You've got to remember that we are not just talking about the Earth here though. We're talking about the Whole, which is essentially the Universe understood as an organic unity of some sort. I always doubt our ability to throw out numbers like this for certain, but for sake of discussions scientists claim that there are anywhere from 100–400 billion stars in our galaxy alone. Though we don't know exactly why or how there is life here at all, it would be quite strange if we were the only planet with life, especially in Pierce's version of the Nature that is constantly striving and striving to reach a state of self-realization. If even 0.1% of these stars had life on them, that would be some 40,000,000 (forty million) planets with life of some kind on them, and if we say that 0.1% of those had complex life like our planet, that would be some 40,000 planets with complex Earth-like life. That's a lot. Not to mention that we're not just looking at the Milky Way, we're looking at the entire Universe, with trillions and trillions of stars. Of course though I'm just pulling these percentages out of my ass, but I'm operating under the assumption that life on other planets, assuming it exists, is very rare. But even under the rarest possible conditions we still get tens of thousands of planets with complex life, not to mention millions with simpler forms of life. It's understandable if a single planet like Earth degenerates into a global favela, this would be expected under Pierce's vision, as it is a universe in which there is lots of trial and error, but for trillions of planets, of which billions could possibly have life, we are led to wonder why no one can break these filters. Surely they don't all fall into the same pitfalls we have. There seems to be nothing necessary in how this world has ended up.
In my post I assumed a universe past eternal because otherwise I thought that it might lead to more questions than would otherwise be answered, mainly the coming into being of this particular universe. There are scientists today who make claims like this:
<The picture of quantum tunneling from nothing has none of these problems. The universe is tiny right after tunneling, but it is filled up with a false vacuum and immediately starts to inflate. In a fraction of a second, it blows up to a gigantic size.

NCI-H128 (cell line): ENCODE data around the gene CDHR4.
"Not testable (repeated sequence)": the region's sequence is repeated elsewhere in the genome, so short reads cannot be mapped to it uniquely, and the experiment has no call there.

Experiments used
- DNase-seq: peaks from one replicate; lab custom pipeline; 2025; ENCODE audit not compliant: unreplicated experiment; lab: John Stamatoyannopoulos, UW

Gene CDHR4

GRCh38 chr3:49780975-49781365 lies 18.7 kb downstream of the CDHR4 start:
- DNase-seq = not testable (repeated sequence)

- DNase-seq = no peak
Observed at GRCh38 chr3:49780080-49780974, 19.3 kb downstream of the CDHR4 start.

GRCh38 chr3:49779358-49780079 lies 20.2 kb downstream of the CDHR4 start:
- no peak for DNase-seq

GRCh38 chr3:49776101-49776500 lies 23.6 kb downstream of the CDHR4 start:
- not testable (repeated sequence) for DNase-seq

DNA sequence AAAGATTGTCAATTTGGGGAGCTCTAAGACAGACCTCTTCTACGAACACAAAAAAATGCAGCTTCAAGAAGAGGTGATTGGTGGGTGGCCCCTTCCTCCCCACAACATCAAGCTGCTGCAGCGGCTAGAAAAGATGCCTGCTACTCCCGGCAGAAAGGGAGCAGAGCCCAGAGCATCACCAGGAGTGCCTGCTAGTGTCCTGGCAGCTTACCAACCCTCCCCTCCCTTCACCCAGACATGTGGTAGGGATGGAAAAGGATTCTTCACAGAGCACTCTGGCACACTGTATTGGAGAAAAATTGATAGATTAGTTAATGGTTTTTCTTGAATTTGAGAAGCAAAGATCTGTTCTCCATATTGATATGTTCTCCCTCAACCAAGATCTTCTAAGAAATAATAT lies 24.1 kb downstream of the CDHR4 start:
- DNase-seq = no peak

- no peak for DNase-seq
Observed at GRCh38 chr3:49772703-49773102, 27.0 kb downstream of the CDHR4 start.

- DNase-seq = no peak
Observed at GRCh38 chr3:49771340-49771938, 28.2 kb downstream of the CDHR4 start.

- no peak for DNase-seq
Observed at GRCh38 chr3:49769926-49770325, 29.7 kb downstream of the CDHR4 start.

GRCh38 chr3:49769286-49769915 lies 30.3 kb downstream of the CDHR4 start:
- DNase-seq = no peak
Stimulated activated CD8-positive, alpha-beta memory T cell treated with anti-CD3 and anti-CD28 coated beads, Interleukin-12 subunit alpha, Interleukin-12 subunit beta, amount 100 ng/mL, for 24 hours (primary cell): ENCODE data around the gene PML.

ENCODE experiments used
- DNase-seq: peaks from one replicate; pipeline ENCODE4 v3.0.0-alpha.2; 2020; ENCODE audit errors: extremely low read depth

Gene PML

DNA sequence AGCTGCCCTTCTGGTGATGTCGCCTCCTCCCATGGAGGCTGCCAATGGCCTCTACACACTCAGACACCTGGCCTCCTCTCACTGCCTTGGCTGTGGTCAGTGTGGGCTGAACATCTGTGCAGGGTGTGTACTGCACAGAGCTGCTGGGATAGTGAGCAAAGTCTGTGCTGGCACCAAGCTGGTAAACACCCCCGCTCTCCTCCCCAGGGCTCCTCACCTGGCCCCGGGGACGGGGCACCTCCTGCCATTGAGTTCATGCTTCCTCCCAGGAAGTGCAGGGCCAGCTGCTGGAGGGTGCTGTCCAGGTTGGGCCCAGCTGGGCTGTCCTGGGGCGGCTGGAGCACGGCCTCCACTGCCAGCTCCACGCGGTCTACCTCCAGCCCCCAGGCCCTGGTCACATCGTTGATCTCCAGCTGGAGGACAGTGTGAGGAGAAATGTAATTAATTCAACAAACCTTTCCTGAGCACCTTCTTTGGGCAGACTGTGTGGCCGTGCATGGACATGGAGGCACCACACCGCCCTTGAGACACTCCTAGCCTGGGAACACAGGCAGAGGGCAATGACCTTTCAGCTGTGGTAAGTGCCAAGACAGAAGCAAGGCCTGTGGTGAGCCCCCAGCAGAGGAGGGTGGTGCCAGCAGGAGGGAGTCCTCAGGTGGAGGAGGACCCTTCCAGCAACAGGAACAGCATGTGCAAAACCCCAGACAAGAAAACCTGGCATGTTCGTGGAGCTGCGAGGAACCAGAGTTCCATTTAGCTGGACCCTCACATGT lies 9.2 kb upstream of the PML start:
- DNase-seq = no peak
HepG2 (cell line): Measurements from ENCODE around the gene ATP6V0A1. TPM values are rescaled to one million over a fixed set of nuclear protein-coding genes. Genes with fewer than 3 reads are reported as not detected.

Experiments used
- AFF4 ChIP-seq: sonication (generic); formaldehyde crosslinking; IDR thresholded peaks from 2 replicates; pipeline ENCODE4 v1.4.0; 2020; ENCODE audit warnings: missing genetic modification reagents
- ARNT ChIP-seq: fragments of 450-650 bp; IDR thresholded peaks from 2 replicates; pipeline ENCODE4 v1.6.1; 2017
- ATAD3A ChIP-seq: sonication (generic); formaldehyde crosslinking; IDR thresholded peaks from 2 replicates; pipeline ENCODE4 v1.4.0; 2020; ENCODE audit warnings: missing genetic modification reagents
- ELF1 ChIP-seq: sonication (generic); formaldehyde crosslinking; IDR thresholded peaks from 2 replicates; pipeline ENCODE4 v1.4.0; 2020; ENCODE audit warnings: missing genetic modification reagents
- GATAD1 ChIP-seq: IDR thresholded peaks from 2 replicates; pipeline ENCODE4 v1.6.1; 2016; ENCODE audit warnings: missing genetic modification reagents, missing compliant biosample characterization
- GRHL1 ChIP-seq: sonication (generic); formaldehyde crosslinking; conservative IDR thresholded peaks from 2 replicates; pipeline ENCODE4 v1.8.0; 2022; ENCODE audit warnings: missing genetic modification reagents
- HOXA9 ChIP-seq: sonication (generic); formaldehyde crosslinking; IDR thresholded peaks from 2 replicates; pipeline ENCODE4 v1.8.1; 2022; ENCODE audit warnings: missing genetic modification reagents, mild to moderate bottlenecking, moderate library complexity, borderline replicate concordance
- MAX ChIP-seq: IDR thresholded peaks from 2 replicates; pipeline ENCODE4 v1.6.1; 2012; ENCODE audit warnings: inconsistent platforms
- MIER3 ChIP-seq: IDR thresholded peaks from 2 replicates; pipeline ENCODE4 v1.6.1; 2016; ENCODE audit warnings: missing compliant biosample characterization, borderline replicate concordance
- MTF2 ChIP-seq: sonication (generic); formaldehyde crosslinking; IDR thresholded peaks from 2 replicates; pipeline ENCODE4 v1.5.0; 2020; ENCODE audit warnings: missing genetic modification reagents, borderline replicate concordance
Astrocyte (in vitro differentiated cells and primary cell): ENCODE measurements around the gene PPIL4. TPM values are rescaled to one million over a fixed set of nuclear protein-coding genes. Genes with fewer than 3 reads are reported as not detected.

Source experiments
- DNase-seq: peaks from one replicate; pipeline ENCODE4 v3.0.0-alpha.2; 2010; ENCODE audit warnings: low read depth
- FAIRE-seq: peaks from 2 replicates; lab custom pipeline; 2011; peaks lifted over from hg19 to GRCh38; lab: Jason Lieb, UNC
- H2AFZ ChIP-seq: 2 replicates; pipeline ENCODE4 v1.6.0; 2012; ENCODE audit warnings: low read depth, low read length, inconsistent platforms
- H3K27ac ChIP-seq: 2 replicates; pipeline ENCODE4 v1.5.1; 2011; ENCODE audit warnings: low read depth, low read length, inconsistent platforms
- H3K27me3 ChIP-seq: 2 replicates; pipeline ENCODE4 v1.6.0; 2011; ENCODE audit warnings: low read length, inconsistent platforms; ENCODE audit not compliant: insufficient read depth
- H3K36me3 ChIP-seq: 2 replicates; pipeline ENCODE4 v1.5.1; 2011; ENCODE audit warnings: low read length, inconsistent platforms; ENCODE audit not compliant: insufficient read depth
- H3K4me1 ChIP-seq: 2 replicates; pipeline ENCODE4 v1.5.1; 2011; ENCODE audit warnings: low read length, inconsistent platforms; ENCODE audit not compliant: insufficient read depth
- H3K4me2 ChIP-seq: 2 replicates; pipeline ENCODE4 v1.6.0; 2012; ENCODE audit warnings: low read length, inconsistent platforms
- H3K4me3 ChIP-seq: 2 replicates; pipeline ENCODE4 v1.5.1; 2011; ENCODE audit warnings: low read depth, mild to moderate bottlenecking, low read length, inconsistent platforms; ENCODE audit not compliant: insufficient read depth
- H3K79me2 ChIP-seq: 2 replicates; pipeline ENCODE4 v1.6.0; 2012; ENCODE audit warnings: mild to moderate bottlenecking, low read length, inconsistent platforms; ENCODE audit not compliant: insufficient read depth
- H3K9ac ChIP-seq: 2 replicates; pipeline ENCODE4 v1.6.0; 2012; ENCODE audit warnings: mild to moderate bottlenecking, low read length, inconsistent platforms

<Prior to tunneling, no space or time exists, so the question of what happened before is meaningless. Nothing - a state with no matter, no space, and no time - appears to be the only satisfactory starting point for the creation.
Of course what the author of this excerpt, Alexander Vilenkin, means by 'nothing' is some sort of inexplicably existing quantum vacuum, which then somehow 'fluctuates' or 'tunnels' and inflates into a new universe, leading to the beginning of time, space, etc. He also assumes pre-existing laws of physics. I think this shit is bonkers, personally, and that science probably doesn't work as well as one may think when it comes to analyzing the origin
of the system being studied (the natural world), but but sake of discussion, I'm not sure how Cosmotheism would incorporate such a thing. We seem to have some sort of quantum vacuum outside of time, which randomly spawns off universes. What would such a thing even be? To me, some of this wording seems like a cope to avoid the idea of God, and instead they just plop the word 'quantum vacuum' in the blank space. But then the idea of a personal God in Cosmotheism kind of undermines Pierce's entire philosophy, unless we have a creative God who makes infinite universes, endowing each of them with immense creative potential to grow, develop, and create and to show his handiwork. It would undermine the pantheism of Pierce's philosophy, but I think it would make more sense that what we have now. This said, I would have some issues even with that for a few other reasons, but I'm already rambling here.